What’s the best tabulation software for me?

I was a speaker at a conference in Jakarta recently and as I left the conference room, someone came up to me and asked “What’s the best tabulation software for me?” I could see the man was short of time, so I had to think fast. My reply was “Tell me three things. Firstly, describe what you consider to be the types of thing that you need the software to do (I emphasised need). Secondly, describe the skill levels and potential of the users. Thirdly, does the software need to do anything else, for example, data collection or charting, or does have it to fit in with other software that you use?”

First considerations

The reply made it easy for me. He just wanted to do some counts and percentages for each question with an option to run a simple cross tabulation by region, age and gender, for example. Almost as a warning, he told me that some projects could have over 1000 respondents. This statement made me realise that I should have asked what he considered a big project. So, let’s look at those four things – “what does the software need to do?”, “what skill level do the users have?”, “how does the tabulation process fit in to the company’s overall process?” and, the one I missed, “what is a big project?”

What are the candidates?

It’s a tough choice. Even at MRDC, we offer a range of options – and, there are many alternatives on the market –some good, some not so good. If you have experienced data processing professionals that can use or have the potential to use a scripting language, MRDCL might be your choice from our software portfolio. If you want an easier user interface, but a good level of flexibility and power, QPSMR might be the choice. If you want flexibility but online data collection, Snap might the solution. Or, if you have data in Excel, Excel itself might give you all the cross tabulations you need. So, let’s dig a little deeper.

1) What does the software need to do?

This is probably the most difficult one to pin down in all honesty. Something that might seem trivial could be a game changer if the software does not have a particular function. For example, as a buyer of software, you might take it for granted that any tabulation software for market research would easily calculate a standard error, but if this was important and you hadn’t checked, you may be buying software that is going to be fall short of what you want.

Have a checklist

The only successful way, in my experience, is to have a long check list of features and functions that you must have, so that potential software suppliers can confirm whether the feature is available.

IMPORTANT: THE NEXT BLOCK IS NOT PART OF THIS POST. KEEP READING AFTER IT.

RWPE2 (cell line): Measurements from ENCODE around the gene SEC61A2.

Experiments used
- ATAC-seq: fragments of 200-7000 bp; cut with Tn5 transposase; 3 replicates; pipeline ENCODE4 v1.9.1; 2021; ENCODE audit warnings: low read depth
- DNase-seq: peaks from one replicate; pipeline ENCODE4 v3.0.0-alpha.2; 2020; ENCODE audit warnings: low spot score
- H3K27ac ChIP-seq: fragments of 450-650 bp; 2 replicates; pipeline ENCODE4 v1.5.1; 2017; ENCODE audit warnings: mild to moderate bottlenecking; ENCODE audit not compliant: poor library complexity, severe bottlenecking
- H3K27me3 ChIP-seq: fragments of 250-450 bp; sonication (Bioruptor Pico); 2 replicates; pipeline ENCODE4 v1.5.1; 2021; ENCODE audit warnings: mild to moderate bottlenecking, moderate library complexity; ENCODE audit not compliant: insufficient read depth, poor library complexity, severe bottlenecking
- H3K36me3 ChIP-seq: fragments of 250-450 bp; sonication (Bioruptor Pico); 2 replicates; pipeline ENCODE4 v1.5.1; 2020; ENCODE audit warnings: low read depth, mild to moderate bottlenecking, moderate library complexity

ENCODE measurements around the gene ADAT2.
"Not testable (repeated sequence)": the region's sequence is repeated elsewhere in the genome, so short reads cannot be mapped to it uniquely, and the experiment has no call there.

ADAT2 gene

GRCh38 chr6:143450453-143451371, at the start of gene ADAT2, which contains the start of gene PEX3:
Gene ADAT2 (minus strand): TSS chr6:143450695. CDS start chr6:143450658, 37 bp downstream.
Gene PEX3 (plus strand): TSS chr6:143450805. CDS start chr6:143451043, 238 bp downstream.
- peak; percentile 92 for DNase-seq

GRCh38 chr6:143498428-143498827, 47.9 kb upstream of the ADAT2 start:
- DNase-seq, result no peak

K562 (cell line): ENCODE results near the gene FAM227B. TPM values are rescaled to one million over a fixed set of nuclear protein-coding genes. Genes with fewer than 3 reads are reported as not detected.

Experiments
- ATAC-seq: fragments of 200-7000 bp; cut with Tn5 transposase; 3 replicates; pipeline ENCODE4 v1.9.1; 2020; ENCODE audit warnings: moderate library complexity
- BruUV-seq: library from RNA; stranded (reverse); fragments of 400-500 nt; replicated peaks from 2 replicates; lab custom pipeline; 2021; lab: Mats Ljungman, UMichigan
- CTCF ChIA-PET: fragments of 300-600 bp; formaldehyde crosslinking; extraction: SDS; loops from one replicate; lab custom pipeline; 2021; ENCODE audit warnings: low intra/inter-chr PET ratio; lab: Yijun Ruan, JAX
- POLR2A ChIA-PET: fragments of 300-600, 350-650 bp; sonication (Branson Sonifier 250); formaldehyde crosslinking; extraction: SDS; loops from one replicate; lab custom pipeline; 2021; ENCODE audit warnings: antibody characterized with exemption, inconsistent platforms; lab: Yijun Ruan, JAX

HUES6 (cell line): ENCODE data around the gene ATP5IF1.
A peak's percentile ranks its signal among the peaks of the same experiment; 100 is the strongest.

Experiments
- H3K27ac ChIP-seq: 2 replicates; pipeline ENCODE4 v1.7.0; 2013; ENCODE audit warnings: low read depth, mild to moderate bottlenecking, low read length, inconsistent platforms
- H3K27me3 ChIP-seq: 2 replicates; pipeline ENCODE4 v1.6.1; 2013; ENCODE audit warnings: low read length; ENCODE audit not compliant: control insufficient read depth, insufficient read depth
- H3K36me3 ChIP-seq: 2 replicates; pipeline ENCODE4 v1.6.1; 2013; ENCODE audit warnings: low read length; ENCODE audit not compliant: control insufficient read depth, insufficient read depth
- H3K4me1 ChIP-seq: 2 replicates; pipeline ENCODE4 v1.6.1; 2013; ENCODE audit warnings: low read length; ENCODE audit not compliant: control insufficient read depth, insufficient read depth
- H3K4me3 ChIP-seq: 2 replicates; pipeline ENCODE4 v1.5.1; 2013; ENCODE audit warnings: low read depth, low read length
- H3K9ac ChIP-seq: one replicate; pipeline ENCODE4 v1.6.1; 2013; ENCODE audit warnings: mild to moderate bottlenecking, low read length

Don’t be fooled by what is possible. What is easy?

It doesn’t end there though. There are some software packages that may be able to offer a lot potentially, but, in practice, it is very difficult to do. I have known of tabulation software that allows you to include code in a programming language, which potentially means anything is possible. So, to use the previous example, a standard error might be possible, but might be a lot of work. Therefore, in addition to features being available, the ease with which they are applied is equally important.

Be precise with your questions

Next, you need to be sure whether there are any limitations. I recently came across a company that had bought tabulation software and had checked that significance tests were easy to apply. They were, indeed, easy to apply, but you could only apply one significance test at 95%, whereas MRDCL, for example, allows two tests on one table at any percentage level.

Higher level considerations

There’s also some higher level considerations, which are easier to gauge when choosing software. Can you specify complex filters/routing? Can you construct complex (or even simple) variables from questions? Can the software handle grid rotations and product tests easily? What types of data can be exported from the software? Can you produce summary tables of rating scales? And, a summary of mean scores easily? These sorts of questions are easier to remember as they are likely to be fundamental to your requirements. However, it is important to be know what your priorities are.

2) What skill level (or potential skill level) do the users have?

It sounds obvious, but the most advanced software product in the world is not much use if no one is skilled enough to use it. Expensive mistakes can be made here. The software might be relatively low in cost to buy or lease, but if it needs new employees on a high salary, the real cost of using the software suddenly increases dramatically.